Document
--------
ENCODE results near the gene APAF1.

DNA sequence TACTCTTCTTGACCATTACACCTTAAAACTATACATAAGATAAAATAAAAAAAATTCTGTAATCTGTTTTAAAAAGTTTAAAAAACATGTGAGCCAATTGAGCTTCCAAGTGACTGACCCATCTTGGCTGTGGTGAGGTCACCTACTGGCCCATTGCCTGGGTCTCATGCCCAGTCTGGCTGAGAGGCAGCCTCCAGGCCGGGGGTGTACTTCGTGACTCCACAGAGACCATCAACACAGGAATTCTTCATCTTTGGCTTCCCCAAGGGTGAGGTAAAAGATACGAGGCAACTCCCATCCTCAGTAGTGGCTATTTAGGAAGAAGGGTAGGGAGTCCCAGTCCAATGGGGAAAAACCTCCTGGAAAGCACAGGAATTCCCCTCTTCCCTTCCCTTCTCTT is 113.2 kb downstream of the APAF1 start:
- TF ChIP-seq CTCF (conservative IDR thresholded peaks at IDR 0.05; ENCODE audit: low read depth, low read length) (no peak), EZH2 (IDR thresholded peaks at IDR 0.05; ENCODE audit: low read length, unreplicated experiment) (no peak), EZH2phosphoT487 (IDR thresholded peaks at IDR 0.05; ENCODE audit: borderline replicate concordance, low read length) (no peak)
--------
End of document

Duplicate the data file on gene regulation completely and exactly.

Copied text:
ENCODE results near the gene APAF1.

DNA sequence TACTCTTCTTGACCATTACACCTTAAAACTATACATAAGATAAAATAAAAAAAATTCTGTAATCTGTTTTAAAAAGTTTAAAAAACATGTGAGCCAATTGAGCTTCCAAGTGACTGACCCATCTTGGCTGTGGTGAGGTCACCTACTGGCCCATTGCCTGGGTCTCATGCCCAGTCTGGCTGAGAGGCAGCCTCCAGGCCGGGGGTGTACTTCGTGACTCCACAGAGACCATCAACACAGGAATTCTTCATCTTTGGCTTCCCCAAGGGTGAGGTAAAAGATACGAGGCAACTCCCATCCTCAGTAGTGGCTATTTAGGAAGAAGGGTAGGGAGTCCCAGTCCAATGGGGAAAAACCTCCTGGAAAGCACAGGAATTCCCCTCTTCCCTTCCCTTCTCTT is 113.2 kb downstream of the APAF1 start:
- TF ChIP-seq CTCF (conservative IDR thresholded peaks at IDR 0.05; ENCODE audit: low read depth, low read length) (no peak), EZH2 (IDR thresholded peaks at IDR 0.05; ENCODE audit: low read length, unreplicated experiment) (no peak), EZH2phosphoT487 (IDR thresholded peaks at IDR 0.05; ENCODE audit: borderline replicate concordance, low read length) (no peak)